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Castra PraetoriaEdit

REBECCA84: A set of those coordinates Shaun took from Subject 16 converges on this landmark. Maybe you should check it out?

The Castra functioned as the ancient barracks for the Praetorian Guard of Imperial Rome. After Constantine's victory over Maxentius in 312, he destroyed the barracks. Although the Guard had been the Emperor's protectors for centuries and were simply doing their job defending Maxentius, it appears Constantine was unable to forgive them. They were disbanded forever.

Tell about a bad day at work.


La Rosa della VirtùEdit

Located at the crossroads where sex and religion collide, La Rosa della Virtù (The Rose of Virtue) was run entirely by former nuns. The Pope repeatedly attempted to force the Venetian Council to shut down the brothel, but it remained open until a fire in 1516 consumed it.

Although the Church tried to claim divine intervention, jurists found the fire to have been set by a disgruntled bishop who wanted to lie with one of the girls for free. Act of God indeed.


Palazzo AuditoreEdit

Completed in 1473, the Palazzo Auditore is notable for its crucial rusticated stonework and Roman pilasters. Giovanni Auditore designed the palazzo himself, based on initial sketches by Leone Battista Alberti.

Once built, the palazzo became a fixture of the Santa Maria Novella district. Lorenzo de' Medici mentioned in a letter addressed to Giovanni dated 1474, that he admired the facade's lack of "ostentation".



Built in the 13th century by the overlords of Siena, Monteriggioni was actively involved in the defence of Tuscany against Florentine attempts to gain more territory. At the front of this conflict was the Auditore family, who became the city's rulers and protectors. It was the Auditore who constructed Monteriggioni's famous walls, which can still be seen today. Although standing in opposition to Florentine desires, the Auditore had cordial relations with the Medici family, largely due to their collective Florentine roots.

Monteriggioni successfully withstood attacks from Florence, until in 1554, the city was betrayed. Giovannino Zeti, the keeper of the garrison and a Florentine exile, was allowed to return to Florence in exchange for the keys to the city.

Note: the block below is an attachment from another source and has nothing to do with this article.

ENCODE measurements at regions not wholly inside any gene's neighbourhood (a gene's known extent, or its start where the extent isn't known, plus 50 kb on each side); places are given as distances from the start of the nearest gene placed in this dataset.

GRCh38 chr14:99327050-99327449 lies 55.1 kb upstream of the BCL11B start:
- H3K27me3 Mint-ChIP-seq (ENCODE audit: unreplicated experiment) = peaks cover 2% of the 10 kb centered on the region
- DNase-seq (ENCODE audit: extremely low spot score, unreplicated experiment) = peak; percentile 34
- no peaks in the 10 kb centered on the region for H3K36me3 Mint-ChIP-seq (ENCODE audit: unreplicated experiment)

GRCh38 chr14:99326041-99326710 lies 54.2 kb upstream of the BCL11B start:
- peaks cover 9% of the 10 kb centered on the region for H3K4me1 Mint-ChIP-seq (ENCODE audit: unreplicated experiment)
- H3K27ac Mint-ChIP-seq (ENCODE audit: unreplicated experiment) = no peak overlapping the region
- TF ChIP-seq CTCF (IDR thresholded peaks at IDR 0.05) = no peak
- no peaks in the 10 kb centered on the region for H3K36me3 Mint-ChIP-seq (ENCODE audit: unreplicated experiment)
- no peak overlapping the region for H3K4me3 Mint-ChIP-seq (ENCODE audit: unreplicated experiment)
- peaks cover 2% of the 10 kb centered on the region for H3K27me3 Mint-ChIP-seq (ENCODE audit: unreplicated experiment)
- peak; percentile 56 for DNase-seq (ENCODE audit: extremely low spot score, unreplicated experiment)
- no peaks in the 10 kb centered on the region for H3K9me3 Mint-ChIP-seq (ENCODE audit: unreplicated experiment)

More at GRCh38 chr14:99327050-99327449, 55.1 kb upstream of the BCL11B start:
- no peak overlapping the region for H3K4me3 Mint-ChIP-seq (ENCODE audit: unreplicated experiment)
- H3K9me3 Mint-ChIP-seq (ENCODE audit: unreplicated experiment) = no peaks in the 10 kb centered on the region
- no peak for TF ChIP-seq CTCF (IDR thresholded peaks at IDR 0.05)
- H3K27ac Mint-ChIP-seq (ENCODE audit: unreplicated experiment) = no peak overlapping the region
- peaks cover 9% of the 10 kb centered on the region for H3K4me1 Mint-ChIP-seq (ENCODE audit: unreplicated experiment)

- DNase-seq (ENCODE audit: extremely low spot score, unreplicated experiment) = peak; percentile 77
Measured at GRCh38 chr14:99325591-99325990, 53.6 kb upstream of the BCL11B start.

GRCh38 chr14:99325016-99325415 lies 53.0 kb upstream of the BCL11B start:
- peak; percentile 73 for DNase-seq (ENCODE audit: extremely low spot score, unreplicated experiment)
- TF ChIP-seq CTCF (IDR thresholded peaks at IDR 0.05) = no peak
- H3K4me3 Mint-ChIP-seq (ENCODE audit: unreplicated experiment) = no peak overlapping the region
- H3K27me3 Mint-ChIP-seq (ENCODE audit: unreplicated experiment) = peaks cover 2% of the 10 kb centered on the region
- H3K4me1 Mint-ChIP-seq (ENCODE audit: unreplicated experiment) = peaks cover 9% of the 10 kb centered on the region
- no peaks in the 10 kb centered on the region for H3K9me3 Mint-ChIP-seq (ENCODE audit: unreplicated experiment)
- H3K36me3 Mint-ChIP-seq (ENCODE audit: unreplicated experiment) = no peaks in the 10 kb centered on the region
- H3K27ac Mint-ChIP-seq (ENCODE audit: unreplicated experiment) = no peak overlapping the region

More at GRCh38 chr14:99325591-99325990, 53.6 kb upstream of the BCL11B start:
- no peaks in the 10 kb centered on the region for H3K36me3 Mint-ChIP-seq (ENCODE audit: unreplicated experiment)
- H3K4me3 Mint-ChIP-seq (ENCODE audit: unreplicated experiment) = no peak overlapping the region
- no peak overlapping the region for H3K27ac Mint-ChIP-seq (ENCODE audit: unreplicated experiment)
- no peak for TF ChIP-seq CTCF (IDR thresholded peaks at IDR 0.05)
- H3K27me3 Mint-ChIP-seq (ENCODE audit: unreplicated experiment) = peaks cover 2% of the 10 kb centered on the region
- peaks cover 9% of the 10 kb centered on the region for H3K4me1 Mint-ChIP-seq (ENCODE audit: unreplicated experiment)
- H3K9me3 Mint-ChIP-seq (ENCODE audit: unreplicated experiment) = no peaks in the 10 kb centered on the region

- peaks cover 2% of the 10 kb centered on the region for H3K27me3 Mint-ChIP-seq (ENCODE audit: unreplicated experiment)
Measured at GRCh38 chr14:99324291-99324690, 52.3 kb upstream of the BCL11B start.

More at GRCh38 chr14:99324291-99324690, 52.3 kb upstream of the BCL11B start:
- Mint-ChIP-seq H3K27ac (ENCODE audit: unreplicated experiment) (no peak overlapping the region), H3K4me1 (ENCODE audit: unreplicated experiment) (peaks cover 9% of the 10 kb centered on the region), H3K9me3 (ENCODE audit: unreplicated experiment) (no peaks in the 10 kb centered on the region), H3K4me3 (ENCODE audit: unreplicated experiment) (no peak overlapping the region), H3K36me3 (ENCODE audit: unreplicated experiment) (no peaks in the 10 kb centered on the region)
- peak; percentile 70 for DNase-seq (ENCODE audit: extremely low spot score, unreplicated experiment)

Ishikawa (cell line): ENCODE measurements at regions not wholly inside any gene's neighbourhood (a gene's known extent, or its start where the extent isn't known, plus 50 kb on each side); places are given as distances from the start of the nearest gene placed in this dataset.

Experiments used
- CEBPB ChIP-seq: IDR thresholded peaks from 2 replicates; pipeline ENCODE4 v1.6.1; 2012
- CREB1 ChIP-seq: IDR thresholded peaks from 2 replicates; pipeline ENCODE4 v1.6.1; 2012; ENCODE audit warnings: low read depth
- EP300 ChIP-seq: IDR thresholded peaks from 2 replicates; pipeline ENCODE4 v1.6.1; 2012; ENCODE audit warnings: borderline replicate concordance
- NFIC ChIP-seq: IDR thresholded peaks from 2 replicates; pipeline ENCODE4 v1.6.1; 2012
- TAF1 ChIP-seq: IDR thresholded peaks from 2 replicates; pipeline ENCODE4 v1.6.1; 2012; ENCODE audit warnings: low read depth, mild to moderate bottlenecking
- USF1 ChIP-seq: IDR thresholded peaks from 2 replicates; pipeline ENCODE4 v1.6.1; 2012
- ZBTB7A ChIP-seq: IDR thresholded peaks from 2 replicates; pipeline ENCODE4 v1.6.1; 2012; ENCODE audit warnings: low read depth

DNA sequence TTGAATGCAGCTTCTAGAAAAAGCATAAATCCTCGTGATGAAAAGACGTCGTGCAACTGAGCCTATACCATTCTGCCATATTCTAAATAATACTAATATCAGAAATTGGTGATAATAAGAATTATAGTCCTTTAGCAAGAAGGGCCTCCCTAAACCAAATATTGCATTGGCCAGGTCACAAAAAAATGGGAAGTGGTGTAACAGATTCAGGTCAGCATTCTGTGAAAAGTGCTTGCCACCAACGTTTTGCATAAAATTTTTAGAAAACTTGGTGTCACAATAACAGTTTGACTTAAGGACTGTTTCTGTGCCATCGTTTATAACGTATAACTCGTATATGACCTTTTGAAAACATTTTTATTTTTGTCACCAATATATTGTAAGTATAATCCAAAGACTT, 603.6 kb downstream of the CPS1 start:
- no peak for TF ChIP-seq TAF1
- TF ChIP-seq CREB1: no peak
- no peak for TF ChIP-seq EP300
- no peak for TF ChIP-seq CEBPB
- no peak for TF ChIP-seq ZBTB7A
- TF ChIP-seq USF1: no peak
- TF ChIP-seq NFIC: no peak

Extraordinarily, the Auditore were allowed to continue their rule of Monteriggioni under Florentine leadership, showing that the Medici do not forget their friends.

Leonardo's MachinesEdit

Castel Dell'OvoEdit

A medieval castle located on the former island of Megaride, the Castel Dell'Ovo is named for a legendary Roman poet who was believed to be a great sorcerer. Legend tells us that he placed a magical egg in the structure's foundation to support it.

The original edifice was a fortified villa where the last Roman Emperor, Romulus Augustus, was exiled in 476. Some contend Romulus acquired a strong distaste for omelettes during his stay there.

I wonder why?

Colli AlbaniEdit

These volcanic hills stand 20 kilometers southeast of Rome. The dominate peak, Monte Cavo, has two small calderas, both containing lakes, one of which is called the Lago di Nemi. The summit was often the site for celebrations by Roman generals after victories during the era when it was illegal for them to do so in Rome.

Lago di NemiEdit

Roughly 30 kilometers south of Rome, this small volcanic lake is named for the largest town in its vicinity, Nemi. It is most renowned for its massive sunken Roman ships, the larger of which are thought to have been elaborate floating palaces of the 1st century. Some of the technology found on these ships was believed to have been invented only recently, including complex heating systems and plumbing for baths.

Monte CirceoEdit

Otherwise known as Cape Circeo, Monte Circeo now exists as a promontory marking the southwestern limit of the Pontine Marshes about 100 kilometers southwest of Rome. On the east ridge of the promontory, geologists found remains of ancient fortifications. Who they belonged to is unclear but it's certainly a picturesque location to bunker down.

Monte VesuvioEdit